10. Kobe Bryant's Unflappable Work Ethic and Willpower
Anyone who values winning and dogmatism must respect the five-time champion's studious and courageous ways. His appearance in a much-maligned, violent Call of Duty advertisement fits, since nothing short of death will ever keep him off the court. That, or an afternoon of begging from Jackson.
Given the number of injuries with which he played last year, he might as well have been the Black Knight from Monty Python and the Holy Grail instead of the Black Mamba. His staunch refusal to surrender parallels the popular character. Bryant, though, would never die in a sword fight.
11. Pau Gasol's Post Repertoire
In an age where seven-footers love to chuck up three-pointers, it's nice to know someone still practices jump hooks, drop steps, reverse spins, up-fakes that create drives and up-and-under scoop shots. He can finish with either hand from either box and can finish his opponent, like a delicious dinner, in a hurry.
12. Tim Duncan's Leadership
The Spurs sport a franchise best 13-1 mark because Duncan has embraced his lesser role in the offense to accommodate the team's ownership shift to Tony Parker and Manu Ginobili. He cares about winning above all else and will do anything—from losing 15 pounds on his own accord to setting the game-clinching screen in order—to help San Antonio remain in title contention.
The franchise's second all-time leading scorer (counting ABA statistics, George Gervin technically holds that distinction), would eschew all the milestones in the world to hoist that Larry O'Brien trophy again.
13. Kevin Love's Motor and Hustle
Like the Energizer bunny, the Minnesota forward just keeps going and going. He gobbles up boards like Kirstie Alley at a buffet line and scores at least four extra possessions for the Timberwolves in every game. Love's interior defense remains inferior and suspect, but his acumen and enterprise make him a valuable, plus contributor. I would love to see this guy on a superior team.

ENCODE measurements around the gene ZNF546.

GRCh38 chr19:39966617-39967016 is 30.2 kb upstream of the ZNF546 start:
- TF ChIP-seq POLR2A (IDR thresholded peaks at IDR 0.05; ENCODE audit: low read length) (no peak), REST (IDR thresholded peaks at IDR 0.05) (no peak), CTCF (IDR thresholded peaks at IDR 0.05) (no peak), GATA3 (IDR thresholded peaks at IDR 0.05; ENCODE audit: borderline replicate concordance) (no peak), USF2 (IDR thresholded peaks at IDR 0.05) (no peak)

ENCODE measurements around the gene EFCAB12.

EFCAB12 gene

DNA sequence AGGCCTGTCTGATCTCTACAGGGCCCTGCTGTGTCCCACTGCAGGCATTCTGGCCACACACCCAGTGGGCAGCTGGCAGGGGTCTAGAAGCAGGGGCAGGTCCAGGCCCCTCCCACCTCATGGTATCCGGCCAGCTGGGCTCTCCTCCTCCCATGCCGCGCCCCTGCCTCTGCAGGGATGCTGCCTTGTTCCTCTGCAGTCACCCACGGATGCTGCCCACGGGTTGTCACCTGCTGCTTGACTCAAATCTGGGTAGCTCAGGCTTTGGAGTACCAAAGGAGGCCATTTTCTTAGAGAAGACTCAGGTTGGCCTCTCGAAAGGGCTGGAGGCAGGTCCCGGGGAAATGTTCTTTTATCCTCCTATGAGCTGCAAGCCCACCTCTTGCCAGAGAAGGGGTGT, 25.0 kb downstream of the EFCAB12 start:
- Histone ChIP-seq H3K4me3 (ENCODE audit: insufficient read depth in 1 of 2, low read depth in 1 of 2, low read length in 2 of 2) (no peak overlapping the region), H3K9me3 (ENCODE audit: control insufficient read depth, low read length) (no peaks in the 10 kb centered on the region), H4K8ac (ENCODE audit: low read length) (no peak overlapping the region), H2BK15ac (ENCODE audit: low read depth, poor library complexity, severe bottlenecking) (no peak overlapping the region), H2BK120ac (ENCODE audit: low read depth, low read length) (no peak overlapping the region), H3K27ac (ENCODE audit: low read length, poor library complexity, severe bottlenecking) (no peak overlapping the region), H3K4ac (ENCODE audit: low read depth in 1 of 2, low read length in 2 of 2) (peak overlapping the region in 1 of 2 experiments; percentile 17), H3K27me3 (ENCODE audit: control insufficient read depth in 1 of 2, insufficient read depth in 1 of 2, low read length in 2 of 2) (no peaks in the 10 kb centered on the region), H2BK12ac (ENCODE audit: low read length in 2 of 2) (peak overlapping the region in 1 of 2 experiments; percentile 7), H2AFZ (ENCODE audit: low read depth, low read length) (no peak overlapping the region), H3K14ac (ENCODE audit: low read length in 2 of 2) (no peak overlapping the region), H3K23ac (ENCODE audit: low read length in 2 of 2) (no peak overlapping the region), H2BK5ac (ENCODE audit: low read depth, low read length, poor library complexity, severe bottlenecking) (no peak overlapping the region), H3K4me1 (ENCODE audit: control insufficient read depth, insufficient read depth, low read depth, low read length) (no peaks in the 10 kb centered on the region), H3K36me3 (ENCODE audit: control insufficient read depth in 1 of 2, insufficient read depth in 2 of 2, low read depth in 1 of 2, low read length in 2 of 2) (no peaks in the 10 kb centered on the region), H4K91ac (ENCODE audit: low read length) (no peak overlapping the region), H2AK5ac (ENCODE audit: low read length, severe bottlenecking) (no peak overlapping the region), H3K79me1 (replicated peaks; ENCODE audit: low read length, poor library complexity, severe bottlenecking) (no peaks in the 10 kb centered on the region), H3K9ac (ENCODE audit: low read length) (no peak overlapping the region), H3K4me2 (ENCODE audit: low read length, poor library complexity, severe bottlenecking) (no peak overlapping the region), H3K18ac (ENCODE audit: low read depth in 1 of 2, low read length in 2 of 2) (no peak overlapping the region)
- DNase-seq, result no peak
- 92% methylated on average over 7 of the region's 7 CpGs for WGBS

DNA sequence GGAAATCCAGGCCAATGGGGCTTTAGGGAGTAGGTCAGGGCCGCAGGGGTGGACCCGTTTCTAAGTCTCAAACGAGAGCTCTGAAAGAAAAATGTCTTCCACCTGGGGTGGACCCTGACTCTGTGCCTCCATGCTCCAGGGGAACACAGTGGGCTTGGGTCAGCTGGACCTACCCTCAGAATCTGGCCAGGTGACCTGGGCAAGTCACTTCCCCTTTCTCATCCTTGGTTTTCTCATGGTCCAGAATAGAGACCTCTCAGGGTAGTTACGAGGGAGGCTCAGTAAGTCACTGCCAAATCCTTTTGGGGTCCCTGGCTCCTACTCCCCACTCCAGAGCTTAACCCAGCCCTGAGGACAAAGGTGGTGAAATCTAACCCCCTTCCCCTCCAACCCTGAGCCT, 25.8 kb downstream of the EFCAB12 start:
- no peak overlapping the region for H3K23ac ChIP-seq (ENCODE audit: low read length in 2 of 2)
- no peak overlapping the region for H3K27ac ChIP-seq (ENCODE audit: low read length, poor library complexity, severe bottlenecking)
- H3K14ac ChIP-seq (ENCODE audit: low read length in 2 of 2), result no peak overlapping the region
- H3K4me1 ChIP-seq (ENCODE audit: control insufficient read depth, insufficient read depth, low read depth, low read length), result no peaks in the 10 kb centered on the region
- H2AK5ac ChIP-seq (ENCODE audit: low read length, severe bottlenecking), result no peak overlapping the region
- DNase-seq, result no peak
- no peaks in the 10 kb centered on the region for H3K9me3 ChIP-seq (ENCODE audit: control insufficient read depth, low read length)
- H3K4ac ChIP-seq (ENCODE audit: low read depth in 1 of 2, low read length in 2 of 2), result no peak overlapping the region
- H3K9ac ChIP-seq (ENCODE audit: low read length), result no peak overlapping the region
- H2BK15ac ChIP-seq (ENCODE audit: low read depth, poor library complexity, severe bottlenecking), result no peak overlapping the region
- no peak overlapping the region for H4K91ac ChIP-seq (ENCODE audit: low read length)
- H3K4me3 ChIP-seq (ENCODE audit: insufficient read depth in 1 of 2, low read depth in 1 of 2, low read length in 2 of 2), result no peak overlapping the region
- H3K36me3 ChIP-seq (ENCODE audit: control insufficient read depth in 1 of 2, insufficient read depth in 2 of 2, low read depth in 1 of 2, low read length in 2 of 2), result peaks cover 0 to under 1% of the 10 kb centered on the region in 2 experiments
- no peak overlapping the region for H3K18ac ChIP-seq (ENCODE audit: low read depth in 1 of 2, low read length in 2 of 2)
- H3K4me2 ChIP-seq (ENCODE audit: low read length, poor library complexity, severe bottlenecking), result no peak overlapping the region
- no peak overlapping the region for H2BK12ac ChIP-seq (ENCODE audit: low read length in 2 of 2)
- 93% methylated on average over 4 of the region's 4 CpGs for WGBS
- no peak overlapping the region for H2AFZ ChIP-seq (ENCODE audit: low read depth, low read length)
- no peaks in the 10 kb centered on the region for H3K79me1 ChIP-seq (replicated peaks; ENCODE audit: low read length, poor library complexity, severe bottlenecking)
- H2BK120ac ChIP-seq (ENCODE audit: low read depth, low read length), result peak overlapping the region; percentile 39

14. The Red Rowdies
Pan specialized fan groups all you want. Just don't pretend you could handle romping and screaming at 41 home dates, even if the tickets are free. Too many casual sports fans arrive late and leave early. Houstonians, in particular, congregate in the Toyota Center's bar areas, when they should be watching the action they pay thousands of dollars each year to see.
The Rockets' yell squad does everything possible to boost morale and hype up the often lifeless atmosphere. Many Rowdy participants could not otherwise afford the pricey baseline seats from which they chant, cheer, jeer and lob insults. Here's to the true supporters.
15. Expansion of Instant Replay
Slowing the game down for expanded use of instant replay is always worth it if it helps the officials make the right call. This practice has yielded critical crunch time overturns and prevented some screw jobs in paramount playoff contests. I have an extra minute or two. Don't you?
Any youngster with a hoop and a ball anywhere in the world can play this great game. The NBA's globalization has turned China into a basketball-crazed nation, among others. A teenager born in Serbia who admires Bryant via tape-delayed replays can compete against him if he puts in the hard work and hones his talents.